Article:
The larger your Social Security benefit, the more financial security you'll have as a retiree. While these benefits can't be your only source of support, they're an important one, and taking steps to maximize them is a smart move.
There are steps you should be taking throughout your lifetime if you're hoping to get the largest benefit possible. Here's what they are.
Don't miss the chance to maximize your Social Security benefit
To understand how to maximize your Social Security, you need to know how benefits are calculated. Specifically, the standard benefit you receive is based on average wages in the 35 years you earned the most money (after adjusting for inflation). This standard benefit could be raised or lowered based on the age you start getting checks.
While delaying the start of your retirement benefits can raise the monthly amount you receive, you won't be able to do that until late in life -- and some people can't afford to do that because they must retire early and need Social Security to do it.
But there are steps you can, and should, take throughout your working life to raise your benefit. Specifically, you should aim to earn as high an income as possible for as many years as you can. By raising the amount you earn, you'll end up with a larger average wage over your career and thus will earn a higher Social Security benefit.
That means if you aren't taking a few key steps to increase your earnings over your career, you'll miss out on a key chance for bigger retirement checks. These steps may include:
- Negotiating your salary when you get a new job. Simply accepting the salary you're offered could result in leaving money on the table. When you start at a lower salary, future raises also typically won't increase your income as much since most raises are based on your current salary as a starting point.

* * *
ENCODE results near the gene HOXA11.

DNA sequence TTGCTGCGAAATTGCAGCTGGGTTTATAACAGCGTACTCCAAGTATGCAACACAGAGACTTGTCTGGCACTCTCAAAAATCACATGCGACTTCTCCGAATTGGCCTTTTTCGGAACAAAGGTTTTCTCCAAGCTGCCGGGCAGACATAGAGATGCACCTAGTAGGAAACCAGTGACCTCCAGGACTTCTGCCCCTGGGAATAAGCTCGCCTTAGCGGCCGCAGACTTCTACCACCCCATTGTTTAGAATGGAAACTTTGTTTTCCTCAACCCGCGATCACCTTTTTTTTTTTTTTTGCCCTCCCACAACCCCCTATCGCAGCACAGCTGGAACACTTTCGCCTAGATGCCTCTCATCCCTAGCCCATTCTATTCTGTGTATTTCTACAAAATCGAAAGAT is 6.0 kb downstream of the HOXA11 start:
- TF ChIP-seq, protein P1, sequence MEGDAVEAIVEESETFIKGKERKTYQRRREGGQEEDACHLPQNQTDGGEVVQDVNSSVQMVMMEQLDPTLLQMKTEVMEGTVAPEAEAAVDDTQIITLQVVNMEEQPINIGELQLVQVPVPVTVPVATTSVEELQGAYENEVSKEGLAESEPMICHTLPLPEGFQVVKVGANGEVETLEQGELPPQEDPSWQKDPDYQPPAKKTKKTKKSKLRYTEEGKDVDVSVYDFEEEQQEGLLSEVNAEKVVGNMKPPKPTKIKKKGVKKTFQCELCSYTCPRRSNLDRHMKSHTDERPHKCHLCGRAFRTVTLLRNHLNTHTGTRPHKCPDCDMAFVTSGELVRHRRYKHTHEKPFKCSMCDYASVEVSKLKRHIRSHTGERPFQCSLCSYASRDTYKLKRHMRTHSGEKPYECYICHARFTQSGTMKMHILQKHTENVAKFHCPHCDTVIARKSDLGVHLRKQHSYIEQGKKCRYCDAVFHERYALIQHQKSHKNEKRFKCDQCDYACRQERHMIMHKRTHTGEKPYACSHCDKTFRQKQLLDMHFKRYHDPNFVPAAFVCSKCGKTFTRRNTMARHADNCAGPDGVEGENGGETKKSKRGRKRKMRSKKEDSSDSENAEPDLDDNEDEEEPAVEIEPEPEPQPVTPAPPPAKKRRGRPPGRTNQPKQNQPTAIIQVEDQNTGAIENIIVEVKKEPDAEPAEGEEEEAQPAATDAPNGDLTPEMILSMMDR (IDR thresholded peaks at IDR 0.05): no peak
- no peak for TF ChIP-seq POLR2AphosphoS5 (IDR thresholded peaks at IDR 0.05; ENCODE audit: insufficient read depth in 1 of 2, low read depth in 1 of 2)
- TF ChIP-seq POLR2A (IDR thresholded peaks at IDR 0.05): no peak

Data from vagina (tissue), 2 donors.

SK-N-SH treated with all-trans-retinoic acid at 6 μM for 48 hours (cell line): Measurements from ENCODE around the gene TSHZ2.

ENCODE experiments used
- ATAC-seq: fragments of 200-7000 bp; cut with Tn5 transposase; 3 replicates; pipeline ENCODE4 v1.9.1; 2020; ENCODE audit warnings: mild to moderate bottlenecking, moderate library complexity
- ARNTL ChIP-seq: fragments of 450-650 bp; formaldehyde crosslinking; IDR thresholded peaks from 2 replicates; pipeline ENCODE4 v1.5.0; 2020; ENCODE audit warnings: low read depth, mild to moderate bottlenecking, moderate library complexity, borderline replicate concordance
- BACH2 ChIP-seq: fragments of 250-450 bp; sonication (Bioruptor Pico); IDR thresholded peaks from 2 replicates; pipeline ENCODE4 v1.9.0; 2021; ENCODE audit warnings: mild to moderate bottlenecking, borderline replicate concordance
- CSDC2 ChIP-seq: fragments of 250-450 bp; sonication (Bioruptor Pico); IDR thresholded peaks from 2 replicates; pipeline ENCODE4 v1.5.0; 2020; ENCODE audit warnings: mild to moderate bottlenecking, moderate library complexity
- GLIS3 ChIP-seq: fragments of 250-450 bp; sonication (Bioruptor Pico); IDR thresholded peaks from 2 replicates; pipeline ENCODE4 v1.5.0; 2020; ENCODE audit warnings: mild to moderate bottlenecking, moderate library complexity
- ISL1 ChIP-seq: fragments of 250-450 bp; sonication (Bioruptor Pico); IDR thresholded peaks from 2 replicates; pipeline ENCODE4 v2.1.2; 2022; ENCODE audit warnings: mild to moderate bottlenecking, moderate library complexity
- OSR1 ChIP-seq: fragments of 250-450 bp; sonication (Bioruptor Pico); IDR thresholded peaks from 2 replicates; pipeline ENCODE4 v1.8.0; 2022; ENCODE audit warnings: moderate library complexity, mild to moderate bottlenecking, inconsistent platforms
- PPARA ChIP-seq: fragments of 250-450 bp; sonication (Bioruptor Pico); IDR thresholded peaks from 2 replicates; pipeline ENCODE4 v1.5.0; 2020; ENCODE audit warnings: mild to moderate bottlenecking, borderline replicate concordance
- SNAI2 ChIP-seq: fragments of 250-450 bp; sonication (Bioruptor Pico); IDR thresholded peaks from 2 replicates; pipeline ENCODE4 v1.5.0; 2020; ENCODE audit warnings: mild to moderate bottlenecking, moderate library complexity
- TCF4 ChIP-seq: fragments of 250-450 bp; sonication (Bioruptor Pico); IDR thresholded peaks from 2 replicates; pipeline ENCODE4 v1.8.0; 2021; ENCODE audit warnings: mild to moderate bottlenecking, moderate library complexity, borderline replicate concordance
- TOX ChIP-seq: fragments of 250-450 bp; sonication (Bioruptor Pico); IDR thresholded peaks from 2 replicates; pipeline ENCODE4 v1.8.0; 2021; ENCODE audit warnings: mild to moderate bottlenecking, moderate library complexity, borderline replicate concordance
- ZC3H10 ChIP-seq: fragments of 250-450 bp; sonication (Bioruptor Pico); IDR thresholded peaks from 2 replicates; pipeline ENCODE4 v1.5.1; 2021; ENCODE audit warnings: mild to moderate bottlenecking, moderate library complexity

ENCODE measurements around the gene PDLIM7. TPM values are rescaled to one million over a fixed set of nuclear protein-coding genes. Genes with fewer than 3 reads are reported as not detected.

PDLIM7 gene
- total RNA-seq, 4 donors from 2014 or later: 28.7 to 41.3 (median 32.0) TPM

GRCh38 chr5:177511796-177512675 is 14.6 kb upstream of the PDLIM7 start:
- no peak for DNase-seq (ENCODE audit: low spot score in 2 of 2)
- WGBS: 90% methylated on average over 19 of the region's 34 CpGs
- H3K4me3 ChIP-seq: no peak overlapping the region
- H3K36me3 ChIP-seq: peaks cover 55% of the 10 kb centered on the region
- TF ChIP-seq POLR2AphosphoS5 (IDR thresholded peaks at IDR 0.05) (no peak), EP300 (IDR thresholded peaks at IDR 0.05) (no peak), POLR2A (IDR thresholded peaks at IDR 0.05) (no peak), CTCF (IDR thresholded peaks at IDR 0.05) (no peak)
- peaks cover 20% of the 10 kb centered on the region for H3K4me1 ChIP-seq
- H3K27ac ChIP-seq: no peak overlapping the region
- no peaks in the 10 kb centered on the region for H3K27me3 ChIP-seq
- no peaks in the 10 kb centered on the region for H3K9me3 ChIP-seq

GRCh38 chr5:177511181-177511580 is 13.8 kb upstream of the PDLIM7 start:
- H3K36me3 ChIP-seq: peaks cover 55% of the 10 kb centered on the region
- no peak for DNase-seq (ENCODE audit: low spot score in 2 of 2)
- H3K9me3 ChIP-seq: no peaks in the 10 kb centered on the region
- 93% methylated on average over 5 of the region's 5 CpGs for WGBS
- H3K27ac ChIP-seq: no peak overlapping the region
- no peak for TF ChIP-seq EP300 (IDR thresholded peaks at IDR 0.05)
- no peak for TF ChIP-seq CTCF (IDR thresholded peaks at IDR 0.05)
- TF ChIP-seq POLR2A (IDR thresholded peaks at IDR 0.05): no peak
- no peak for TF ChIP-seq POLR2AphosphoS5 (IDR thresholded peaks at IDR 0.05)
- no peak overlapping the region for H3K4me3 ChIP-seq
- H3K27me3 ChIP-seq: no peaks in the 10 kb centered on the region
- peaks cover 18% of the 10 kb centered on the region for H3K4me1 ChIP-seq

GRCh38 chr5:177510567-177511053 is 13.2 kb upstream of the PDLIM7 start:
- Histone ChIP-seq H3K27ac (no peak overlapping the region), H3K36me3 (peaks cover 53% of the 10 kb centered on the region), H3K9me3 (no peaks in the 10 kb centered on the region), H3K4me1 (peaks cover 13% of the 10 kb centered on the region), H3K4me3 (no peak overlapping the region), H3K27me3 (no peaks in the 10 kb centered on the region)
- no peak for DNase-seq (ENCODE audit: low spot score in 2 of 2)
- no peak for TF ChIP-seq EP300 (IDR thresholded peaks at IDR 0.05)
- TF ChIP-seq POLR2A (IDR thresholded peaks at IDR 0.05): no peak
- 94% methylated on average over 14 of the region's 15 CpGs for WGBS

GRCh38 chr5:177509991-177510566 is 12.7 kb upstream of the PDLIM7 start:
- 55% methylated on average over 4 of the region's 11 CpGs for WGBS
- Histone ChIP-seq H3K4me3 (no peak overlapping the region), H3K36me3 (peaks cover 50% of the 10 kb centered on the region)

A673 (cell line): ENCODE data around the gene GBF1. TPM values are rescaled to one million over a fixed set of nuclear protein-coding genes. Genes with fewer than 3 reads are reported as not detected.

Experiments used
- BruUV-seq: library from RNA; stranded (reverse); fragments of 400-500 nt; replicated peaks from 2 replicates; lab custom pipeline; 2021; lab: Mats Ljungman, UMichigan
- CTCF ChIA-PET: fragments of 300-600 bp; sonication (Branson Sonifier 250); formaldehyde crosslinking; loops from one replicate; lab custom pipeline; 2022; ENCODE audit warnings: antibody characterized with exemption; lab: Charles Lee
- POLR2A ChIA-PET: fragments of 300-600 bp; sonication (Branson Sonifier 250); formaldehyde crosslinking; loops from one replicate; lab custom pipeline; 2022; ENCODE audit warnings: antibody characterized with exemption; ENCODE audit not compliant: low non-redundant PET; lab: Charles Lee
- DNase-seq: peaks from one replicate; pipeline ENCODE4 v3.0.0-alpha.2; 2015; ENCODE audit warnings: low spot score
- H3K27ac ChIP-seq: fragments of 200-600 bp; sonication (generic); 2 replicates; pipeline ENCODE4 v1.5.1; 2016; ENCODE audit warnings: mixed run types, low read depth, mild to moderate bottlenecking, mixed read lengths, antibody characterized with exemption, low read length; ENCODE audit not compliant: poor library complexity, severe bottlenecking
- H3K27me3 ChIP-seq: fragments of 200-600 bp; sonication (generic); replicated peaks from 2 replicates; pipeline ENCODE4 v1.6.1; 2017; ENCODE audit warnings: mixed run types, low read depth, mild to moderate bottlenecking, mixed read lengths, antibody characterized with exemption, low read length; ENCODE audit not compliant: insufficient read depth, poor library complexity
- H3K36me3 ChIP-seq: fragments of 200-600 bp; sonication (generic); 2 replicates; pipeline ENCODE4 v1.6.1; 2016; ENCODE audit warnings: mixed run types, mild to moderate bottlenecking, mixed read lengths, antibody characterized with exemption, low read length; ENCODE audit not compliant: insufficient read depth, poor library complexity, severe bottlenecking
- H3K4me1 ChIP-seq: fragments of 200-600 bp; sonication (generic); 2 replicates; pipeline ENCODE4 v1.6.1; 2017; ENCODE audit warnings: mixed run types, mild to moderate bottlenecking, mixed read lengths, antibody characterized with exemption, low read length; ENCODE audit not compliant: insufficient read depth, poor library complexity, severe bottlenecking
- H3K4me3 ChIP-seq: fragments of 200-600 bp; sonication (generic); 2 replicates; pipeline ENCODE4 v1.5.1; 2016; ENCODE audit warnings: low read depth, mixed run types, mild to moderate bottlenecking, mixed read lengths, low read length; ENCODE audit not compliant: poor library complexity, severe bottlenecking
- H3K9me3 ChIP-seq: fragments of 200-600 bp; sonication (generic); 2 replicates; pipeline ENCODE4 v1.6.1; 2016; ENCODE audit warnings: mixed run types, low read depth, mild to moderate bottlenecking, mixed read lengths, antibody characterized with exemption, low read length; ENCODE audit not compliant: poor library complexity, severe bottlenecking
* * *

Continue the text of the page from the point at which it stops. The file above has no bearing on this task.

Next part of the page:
- Negotiating for raises during performance reviews. If you've got a good track record and can present compelling advice showing how you've added to the company's bottom line, your employer should be willing to work with you.
- Applying for better jobs if you're stalled at work. If you aren't advancing or being paid what you're worth, you're not only missing out on income now but are reducing your future Social Security benefits. Don't be afraid to look for better opportunities, especially in today's competitive job market.
- Improving your work skills. If you can develop more marketable skills, hopefully you can earn more raises or move into higher-paying positions that raise the wages included in your career average for Social Security.
You can also consider a side job to increase income, and you may want to work for a few extra years later in life if your salary has gone up as you've aged. By working more than 35 years, you can ensure some of your lower-earning early years don't drag your average wage down.
Taking these steps to increase income should help you out currently and can enable you to both save more for retirement and qualify for larger Social Security checks in your later years. It may be uncomfortable to push to earn a higher salary, but it's well worth your effort.